When Aaron Paul of “The Path” and Tom Hiddleston of “The Night Manager” sat down to chat for Variety and PBS’ “Actors on Actors,” a bromance was born. The two talked about Paul’s disastrous “Cloverfield” audition, social media and more.
A video of Tom’s appearance at The Late Late Show with James Corden has been released on Youtube! Hopefully we’ll have more soon. Watch it below.
Tom was on Popcorn With Peter Travers about a week ago, and a few videos of his interview are now on Youtube. Watch them below.
An hour-long video of Tom’s conversation with BAFTA New York has been released, and you can watch it below.
Business Insider sat down with Tom at the Crosby Street Hotel in Manhattan while he was attending the Tribeca Film Festival to talk about “High-Rise,” why he watched a real human autopsy to prepare for the role, how often he’s slept in his own bed in the last year, and what he thinks about no one going to see “I Saw the Light.”
Business Insider: Has it been fun to do these roles — “Crimson Peak,” “I Saw the Light,” “High-Rise” — where you play characters who are conflicted and have a lot going on?
Tom Hiddleston: I feel immensely lucky that I’m allowed to do so many different things. I have chosen to do those things, deliberately, but not every actor is allowed to do that and that’s an immense good fortune to choose different kinds of things to explore. They have all been fascinating for different reasons. Now in your position it’s a strange compression of all this work coming out at the same time. Where as for me, each project had its own integrity and focus. It’s very peculiar, the work of the last 18 months of the my life has been released in the space of one month.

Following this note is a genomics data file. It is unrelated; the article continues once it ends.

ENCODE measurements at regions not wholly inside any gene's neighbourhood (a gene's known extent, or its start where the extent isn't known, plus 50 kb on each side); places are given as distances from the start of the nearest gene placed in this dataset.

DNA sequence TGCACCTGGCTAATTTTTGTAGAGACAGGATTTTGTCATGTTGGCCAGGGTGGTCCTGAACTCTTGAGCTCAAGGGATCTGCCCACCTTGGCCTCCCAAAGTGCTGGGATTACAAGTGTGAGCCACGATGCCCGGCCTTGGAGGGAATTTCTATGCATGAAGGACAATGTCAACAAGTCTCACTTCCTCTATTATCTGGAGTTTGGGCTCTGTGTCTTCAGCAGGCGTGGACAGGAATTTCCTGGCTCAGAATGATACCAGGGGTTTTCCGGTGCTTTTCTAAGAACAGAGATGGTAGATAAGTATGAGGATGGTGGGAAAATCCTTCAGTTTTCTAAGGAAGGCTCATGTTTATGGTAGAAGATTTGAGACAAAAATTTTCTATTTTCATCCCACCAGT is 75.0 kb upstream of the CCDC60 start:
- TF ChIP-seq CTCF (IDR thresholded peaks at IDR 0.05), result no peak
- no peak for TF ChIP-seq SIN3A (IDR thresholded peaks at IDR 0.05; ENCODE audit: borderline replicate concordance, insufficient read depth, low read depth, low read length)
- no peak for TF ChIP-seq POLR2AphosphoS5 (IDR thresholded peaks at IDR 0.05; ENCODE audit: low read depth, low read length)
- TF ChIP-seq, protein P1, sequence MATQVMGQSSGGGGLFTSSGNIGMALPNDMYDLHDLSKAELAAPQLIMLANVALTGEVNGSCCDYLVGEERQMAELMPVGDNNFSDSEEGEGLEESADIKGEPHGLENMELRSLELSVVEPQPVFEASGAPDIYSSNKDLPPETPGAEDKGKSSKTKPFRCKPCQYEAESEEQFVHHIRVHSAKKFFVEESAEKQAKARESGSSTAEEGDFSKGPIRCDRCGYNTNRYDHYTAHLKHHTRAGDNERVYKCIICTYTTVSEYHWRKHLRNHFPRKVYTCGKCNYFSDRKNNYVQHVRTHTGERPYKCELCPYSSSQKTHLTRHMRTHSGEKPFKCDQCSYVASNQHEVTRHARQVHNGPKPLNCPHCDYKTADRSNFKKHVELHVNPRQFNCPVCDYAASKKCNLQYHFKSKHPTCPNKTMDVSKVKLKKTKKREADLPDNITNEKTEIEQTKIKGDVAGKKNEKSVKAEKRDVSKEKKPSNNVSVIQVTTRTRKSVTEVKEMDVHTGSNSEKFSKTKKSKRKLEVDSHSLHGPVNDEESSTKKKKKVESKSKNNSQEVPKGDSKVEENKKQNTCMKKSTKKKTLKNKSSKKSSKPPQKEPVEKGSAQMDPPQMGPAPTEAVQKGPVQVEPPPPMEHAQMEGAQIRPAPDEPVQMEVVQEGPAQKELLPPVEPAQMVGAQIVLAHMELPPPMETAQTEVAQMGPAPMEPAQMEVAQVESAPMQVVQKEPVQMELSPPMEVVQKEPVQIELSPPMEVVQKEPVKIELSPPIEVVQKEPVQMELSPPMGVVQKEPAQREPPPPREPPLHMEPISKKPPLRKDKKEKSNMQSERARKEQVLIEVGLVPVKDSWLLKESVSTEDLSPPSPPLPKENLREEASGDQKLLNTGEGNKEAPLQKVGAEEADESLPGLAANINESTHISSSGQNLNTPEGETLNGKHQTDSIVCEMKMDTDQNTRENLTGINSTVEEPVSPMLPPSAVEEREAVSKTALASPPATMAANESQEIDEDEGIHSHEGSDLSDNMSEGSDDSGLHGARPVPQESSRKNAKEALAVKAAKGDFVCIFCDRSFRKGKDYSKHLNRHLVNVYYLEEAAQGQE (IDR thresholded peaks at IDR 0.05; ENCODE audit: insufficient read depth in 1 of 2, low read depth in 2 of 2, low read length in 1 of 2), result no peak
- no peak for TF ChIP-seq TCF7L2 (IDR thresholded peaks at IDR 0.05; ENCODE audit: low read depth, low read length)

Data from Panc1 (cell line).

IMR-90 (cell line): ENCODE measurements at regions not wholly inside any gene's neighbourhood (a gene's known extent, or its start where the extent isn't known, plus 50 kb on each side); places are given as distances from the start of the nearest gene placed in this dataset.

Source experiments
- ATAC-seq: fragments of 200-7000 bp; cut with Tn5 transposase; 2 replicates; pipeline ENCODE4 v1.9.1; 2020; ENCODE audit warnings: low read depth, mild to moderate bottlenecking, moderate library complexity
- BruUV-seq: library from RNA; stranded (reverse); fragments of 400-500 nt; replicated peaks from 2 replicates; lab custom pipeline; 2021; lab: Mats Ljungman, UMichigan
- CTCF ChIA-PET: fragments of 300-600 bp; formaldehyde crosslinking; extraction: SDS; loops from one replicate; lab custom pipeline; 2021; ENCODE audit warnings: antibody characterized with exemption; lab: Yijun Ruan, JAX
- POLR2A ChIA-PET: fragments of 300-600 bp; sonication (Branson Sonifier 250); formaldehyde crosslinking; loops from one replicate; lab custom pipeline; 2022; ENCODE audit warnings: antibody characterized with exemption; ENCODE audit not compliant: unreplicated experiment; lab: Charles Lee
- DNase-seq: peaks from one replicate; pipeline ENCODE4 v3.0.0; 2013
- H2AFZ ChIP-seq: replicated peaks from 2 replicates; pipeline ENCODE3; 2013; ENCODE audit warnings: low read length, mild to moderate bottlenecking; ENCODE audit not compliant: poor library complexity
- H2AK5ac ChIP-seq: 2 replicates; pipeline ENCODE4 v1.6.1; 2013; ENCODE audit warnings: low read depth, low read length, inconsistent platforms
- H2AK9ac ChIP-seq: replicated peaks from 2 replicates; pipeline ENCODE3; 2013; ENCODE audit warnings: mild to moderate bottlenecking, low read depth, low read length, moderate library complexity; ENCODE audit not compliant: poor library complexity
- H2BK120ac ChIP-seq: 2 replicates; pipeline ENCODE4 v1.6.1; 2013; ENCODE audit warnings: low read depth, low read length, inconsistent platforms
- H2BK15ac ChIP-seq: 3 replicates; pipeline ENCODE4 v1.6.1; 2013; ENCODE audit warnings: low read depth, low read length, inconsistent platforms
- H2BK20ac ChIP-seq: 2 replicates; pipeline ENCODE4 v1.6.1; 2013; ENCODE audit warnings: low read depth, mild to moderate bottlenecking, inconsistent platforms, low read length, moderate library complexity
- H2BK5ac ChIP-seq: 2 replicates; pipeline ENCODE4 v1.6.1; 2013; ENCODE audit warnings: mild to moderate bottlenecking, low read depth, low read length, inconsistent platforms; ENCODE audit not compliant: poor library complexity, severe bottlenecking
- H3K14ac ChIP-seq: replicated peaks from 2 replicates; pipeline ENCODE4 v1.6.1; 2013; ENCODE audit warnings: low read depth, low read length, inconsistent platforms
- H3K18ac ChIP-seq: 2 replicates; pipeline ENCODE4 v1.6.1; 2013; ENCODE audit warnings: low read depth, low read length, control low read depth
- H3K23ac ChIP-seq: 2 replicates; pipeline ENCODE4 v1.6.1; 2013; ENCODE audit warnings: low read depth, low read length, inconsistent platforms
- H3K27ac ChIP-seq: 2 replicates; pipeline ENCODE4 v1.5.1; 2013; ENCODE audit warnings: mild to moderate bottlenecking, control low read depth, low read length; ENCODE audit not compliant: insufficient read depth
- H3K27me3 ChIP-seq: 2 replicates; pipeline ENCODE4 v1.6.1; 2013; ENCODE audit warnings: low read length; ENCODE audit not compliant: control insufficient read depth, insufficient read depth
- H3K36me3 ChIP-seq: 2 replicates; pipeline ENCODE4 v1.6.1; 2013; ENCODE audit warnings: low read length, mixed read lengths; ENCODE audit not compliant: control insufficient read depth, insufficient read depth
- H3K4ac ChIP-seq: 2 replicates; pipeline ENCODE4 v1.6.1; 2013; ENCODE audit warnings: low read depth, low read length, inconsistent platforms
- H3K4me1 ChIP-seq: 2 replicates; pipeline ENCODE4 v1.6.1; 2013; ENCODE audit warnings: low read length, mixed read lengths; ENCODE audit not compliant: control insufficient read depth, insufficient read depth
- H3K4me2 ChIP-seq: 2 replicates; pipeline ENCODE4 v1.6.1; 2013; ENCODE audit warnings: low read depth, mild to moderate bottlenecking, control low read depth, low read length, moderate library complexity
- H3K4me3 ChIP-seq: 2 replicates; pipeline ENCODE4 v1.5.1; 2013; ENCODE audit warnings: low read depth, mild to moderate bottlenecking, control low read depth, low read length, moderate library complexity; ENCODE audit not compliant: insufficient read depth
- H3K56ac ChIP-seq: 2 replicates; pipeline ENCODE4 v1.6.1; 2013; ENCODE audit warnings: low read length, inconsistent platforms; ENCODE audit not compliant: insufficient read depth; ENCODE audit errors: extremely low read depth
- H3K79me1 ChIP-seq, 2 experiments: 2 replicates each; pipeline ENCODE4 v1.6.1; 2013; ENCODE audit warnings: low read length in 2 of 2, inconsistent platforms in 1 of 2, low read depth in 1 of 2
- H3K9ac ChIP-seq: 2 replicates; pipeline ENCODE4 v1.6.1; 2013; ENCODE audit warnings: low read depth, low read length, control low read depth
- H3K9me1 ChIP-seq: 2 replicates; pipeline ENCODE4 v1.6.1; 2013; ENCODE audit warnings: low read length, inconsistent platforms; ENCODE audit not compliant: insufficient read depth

BI: Is it daunting to have all these characters reaching the public at the same time?
Hiddleston: Not especially. It’s not like I have any control over it.
BI: It’s interesting because we as an audience are seeing you in different characters at once —
Hiddleston: Is that a good thing?
Along with his castmate Hugh Laurie, from ‘The Night Manager’, Tom appears to have ruled out a 2nd season of the series. Both actors said the tale of a hotel night manager drawn into spying on a British arms dealer had ended with the finale of the six-part series, the Mirror reported.
Hiddleston, 35, promoting the spy thriller in the US, said: “As it stands, Jonathan Pine exists for six hours in a mini-series. […] I don’t know what might happen outside that. The story feels complete. […] I only ever conceived of it as an adaptation of a complete novel by John le Carré. We made some alterations, we updated it so it had a political resonance and we changed the ending a little bit. I know the rumours about it extending, but none of that is real.”
Laurie, 56, added: “It’s based on a novel, we’ve got to the end of the novel and John le Carré has yet to write another novel. […] So in cold practical terms, no, we’re done.”
The BBC declined to comment.
Tom and his ‘The Night Manager’ co-star were interviewed by New York Times television editor Gilbert Cruz, and the video has just been released. Watch it below.
An hour-long video of Tom’s conversation with Variety’s Jenelle Riley for SAG-AFTRA Foundation has been released! It’s a great interview in which he talks about his career leading up to ‘The Night Manager’. Watch it by clicking on the link below.